EAST LANSING — This is not who the Spartans are. Not yet. Not even after a thrilling comeback win over a top-5 team at the Breslin Center Saturday afternoon.
Yeah, beating Purdue says a lot about what these young Spartans can do, especially on a day when the seasoned and senior-laden Boilermakers turned the ball over only three times and held the lead until just over eight minutes were left in the game.
But it says a lot more about what’s possible, that Michigan State can still be a championship team.
“I do think we have a higher ceiling than a lot of teams,” said Tom Izzo, whose Spartans won, 68-65, in what felt like a deep-tournament type game.
He says that because he sees the progress a handful of his players are making lately. None more than Miles Bridges.
The sophomore forward came back to MSU for games like this. Came back to show he could take over games like this.
It hasn’t been easy. Partly because he had to get better with the ball, partly because the team is better around him and he hasn’t needed to take over often, and partly because of expectations.
Few college players are dissected the way Bridges has been. Just last week, ESPN commentator Dan Dakich tweeted out that Bridges had no game.
What he was trying to say — rather clumsily — was that Bridges hadn’t shown that alpha trait in the most tense moments of a game. Of course he has game. His athleticism and rebounding and shooting alone are good enough to make him a first-round draft pick in the NBA this summer.
Yet what Bridges has shown the last couple of games looks different. And not just the game-winning, step-back 3-pointer he hit with two seconds left Saturday afternoon.
It was a big shot. And he defied his coach, who had wanted him to try to get to the rim and draw a foul. But MSU would not have been able to win the game if not for everything Bridges had done before that shot.
Saturday was the first time in his short career that he never looked rushed. He’s managed to combine confidence, arrogance and equanimity in his play now, and the results are a more fluid and polished presence.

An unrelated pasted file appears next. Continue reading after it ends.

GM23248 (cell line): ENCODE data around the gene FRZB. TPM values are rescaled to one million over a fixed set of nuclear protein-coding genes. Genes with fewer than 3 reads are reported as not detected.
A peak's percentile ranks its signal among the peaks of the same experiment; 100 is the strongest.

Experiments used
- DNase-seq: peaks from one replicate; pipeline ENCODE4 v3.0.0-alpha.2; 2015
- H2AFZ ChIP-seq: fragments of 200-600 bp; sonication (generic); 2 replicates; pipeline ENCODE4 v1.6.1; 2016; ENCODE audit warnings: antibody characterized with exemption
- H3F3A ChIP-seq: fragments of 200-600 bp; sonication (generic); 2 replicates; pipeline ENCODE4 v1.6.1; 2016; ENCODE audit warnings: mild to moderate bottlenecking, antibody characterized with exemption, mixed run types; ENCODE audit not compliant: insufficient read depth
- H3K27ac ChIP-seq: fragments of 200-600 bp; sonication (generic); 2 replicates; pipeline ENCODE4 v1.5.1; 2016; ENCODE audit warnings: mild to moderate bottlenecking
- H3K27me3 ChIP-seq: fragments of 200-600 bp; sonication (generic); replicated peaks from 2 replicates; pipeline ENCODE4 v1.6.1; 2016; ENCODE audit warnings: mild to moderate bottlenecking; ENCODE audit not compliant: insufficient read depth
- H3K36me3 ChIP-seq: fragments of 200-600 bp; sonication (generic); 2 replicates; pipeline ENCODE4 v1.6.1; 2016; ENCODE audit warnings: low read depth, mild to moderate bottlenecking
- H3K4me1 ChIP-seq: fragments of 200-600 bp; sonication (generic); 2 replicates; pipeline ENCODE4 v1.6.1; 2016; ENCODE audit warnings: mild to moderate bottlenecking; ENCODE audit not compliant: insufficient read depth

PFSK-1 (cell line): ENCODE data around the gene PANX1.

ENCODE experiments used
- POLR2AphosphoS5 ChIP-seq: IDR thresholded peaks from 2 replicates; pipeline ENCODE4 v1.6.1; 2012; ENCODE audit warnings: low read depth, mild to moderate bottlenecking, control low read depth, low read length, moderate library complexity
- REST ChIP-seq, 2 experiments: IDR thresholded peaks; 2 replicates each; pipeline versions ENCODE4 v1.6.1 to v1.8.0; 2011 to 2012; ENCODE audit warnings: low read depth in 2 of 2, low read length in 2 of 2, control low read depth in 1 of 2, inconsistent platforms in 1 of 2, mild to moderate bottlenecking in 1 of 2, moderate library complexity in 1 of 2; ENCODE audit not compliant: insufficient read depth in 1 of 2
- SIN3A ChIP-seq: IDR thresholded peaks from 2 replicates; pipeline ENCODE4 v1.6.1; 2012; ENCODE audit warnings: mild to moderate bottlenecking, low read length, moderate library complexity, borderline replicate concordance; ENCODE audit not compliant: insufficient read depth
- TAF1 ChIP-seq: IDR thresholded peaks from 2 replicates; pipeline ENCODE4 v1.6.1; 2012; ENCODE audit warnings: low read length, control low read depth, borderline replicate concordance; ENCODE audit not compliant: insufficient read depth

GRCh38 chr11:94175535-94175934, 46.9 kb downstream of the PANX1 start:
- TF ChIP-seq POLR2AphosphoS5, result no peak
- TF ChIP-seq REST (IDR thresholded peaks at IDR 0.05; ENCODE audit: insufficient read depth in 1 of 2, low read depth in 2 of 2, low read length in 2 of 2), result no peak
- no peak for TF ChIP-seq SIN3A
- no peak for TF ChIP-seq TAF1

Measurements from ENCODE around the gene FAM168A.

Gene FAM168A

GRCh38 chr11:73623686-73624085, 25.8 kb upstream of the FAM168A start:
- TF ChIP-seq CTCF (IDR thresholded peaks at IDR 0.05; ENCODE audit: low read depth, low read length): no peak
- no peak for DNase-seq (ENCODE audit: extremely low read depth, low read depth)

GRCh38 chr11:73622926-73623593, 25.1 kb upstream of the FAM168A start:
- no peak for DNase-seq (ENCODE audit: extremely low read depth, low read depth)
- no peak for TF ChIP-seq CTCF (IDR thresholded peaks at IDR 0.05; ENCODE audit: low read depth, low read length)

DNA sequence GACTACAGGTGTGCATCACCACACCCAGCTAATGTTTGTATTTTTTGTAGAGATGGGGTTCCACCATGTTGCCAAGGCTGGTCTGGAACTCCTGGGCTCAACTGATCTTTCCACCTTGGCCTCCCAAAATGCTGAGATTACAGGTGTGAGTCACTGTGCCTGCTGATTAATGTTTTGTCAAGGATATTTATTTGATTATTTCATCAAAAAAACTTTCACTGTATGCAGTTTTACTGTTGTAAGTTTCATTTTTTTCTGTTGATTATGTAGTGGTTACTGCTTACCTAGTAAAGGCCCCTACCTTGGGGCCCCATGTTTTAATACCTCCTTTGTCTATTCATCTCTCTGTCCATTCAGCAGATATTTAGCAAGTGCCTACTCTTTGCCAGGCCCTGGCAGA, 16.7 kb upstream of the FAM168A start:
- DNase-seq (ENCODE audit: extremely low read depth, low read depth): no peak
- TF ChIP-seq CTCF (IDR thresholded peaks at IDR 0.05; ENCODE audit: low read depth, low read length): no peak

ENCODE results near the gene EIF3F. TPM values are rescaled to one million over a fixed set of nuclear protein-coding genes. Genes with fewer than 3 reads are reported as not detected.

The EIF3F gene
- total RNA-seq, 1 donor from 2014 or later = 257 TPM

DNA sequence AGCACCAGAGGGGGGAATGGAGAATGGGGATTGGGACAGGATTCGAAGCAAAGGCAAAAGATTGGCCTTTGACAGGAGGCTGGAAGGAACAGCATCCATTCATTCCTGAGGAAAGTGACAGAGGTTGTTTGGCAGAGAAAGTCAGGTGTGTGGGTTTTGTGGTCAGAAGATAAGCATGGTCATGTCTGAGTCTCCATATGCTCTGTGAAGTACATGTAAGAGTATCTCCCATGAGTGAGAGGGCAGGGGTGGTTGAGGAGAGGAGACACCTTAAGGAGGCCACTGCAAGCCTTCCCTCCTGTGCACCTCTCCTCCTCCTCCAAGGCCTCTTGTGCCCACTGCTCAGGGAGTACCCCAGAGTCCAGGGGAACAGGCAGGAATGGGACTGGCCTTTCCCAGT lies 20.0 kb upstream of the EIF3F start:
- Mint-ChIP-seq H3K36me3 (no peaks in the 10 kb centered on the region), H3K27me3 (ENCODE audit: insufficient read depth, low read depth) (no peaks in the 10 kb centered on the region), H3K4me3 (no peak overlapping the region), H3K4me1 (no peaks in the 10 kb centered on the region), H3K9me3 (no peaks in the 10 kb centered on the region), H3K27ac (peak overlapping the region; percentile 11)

It’s not just that he’s hitting shots at a high clip, it’s that he’s sensing when his team needs a shot and makes one.
“Twice in huddle today he said ‘get me the ball,’ ” said Izzo, even though “it’s not his style.”
The inner workings of Bridges psyche have been over-analyzed the last season and a half. I’m as guilty of it as anyone.
There are times when you watch him play and his respectful and sunny disposition doesn’t always align with his obvious talent. His own coach has pleaded with him to be more of a “jerk” on the court.
Well, we learned more about his evolution against Purdue. In the way that he demanded the ball in the huddle. In the way he told Izzo during halftime that the Boilermakers’ deadeye shooter, Dakota Mathias, wasn’t going to get another shot.
“He had to guard today,” said Izzo. “That’s the step he took.”
Steps he keeps taking despite all the questions about whether he could.
“For a guy that has heard so much about whether he’s good enough,” said Izzo, “… he’s improved a lot.”
And yet he isn’t the only one getting better on this team. Cassius WInston played his best half of basketball in the second half Saturday. Gavin Schilling, who lost last season to a knee injury, played 20 critical minutes, mostly battling Purdue’s interior behemoth, Isaac Haas.
Izzo’s strategy not to double Haas – he scored 25 points – helped keep the Boilermakers’ Big Ten-leading 3-point attack in check. Purdue didn’t make a single three in the second half.
Because Schilling was able to slow Haas just enough to avoid the double teams. Because Matt McQuaid and Winston and Bridges — the perimeter trio that played most of the last 10 minutes — locked down the outside.
Nearly all of them showed the sort of intensity and grit they hadn’t shown consistently in earlier games this year. Even Izzo didn’t love the way they played in the first half.
But he loved what his team is starting to become. And he loves that his most talented player is starting to discover himself as the regular season winds down.
“We’ve had some guys take some steps,” he said.
Bridges, who spoke after the game as if he hadn’t hit the biggest shot of his life, doesn’t need to change any where but on the court. And probably couldn’t even if he watned to.
He is, in his core, a college student who’s still thrilled to be in college. At Michigan State.
“It’s a blessing,” he said.
Though he understands what beating Purdue meant.
“Another step to the goals that we have,” he said.
It has not been easy thinking about goals the last few weeks as the team – through no fault of its own — became part of a larger national story.
But that attention, said Winston, has helped bring them closer, and in that effort they are beginning to understand what they might be able to accomplish.
Saturday wasn’t perfect. Yet it was a step. A very important one.
Contact Shawn Windsor: 313-222-6487 or email@example.com. Follow him on Twitter @shawnwindsor.
This news collected from :Source link